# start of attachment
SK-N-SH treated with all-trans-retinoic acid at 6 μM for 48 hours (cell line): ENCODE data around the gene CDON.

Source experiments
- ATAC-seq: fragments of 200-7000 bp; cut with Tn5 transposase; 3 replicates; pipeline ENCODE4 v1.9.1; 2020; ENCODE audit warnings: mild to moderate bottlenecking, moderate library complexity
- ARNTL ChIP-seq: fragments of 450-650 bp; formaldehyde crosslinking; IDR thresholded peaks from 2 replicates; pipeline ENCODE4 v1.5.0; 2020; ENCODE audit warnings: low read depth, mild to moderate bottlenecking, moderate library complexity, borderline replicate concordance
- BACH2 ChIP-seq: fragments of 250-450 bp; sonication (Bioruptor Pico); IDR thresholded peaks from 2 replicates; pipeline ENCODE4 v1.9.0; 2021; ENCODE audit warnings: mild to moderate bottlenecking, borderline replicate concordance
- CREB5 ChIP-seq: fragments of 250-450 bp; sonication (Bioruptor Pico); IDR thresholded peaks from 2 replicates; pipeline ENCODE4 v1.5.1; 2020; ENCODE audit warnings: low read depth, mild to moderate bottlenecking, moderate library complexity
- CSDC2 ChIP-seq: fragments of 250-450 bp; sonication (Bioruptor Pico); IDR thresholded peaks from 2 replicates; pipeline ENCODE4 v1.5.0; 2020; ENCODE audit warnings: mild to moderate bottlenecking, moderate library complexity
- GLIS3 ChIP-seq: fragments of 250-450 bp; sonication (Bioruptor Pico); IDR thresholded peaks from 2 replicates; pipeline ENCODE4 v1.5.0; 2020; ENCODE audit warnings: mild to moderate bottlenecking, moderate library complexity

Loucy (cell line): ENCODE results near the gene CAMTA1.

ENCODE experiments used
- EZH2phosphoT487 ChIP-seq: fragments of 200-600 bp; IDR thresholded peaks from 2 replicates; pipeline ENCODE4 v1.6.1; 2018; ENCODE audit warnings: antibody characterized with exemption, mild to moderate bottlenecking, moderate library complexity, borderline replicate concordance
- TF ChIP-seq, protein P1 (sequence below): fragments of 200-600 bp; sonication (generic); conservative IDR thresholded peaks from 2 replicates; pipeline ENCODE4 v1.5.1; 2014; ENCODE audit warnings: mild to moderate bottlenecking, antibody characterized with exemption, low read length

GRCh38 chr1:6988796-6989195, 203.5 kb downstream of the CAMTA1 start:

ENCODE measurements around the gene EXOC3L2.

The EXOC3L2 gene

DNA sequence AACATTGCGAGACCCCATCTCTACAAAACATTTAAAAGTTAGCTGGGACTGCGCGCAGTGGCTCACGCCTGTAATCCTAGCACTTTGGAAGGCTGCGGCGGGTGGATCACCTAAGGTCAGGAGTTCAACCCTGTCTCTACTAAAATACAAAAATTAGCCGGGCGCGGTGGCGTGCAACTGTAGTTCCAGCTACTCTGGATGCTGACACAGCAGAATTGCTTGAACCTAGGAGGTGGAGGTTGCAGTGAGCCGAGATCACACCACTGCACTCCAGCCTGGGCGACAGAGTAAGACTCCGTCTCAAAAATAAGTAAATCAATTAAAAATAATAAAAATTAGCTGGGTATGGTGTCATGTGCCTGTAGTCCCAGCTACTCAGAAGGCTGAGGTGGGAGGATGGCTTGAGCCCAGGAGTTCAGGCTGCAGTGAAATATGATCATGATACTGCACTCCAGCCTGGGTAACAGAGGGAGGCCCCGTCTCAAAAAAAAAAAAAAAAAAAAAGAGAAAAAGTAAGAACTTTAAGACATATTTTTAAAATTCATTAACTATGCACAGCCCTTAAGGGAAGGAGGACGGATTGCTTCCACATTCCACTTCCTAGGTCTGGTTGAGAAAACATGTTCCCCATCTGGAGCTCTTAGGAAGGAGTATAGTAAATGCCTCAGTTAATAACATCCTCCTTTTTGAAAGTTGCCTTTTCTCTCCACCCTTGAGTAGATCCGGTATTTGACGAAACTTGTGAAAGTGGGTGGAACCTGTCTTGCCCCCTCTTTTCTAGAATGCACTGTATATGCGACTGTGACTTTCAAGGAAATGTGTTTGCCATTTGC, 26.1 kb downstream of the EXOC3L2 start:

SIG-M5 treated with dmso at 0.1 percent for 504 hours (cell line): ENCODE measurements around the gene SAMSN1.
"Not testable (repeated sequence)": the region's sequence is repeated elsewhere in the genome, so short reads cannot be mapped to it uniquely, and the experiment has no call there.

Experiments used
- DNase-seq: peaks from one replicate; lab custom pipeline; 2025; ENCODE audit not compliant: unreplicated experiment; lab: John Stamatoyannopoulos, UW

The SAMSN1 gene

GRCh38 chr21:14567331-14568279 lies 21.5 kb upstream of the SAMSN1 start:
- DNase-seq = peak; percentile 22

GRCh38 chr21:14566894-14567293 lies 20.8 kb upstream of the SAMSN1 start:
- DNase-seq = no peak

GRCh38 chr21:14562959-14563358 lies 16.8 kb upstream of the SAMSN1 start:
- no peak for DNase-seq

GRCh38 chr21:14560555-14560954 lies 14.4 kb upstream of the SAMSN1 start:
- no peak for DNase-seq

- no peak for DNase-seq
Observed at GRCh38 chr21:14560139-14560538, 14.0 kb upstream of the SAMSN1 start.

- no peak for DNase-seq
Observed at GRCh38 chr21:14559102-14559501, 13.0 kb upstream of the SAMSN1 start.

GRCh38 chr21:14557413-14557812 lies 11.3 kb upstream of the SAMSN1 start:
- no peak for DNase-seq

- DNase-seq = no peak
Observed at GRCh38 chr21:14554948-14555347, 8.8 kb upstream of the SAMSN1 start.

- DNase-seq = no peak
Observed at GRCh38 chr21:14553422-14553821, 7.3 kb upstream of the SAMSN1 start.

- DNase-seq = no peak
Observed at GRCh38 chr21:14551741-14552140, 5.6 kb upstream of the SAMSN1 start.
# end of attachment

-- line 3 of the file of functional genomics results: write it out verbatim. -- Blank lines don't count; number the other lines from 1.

- ATAC-seq: fragments of 200-7000 bp; cut with Tn5 transposase; 3 replicates; pipeline ENCODE4 v1.9.1; 2020; ENCODE audit warnings: mild to moderate bottlenecking, moderate library complexity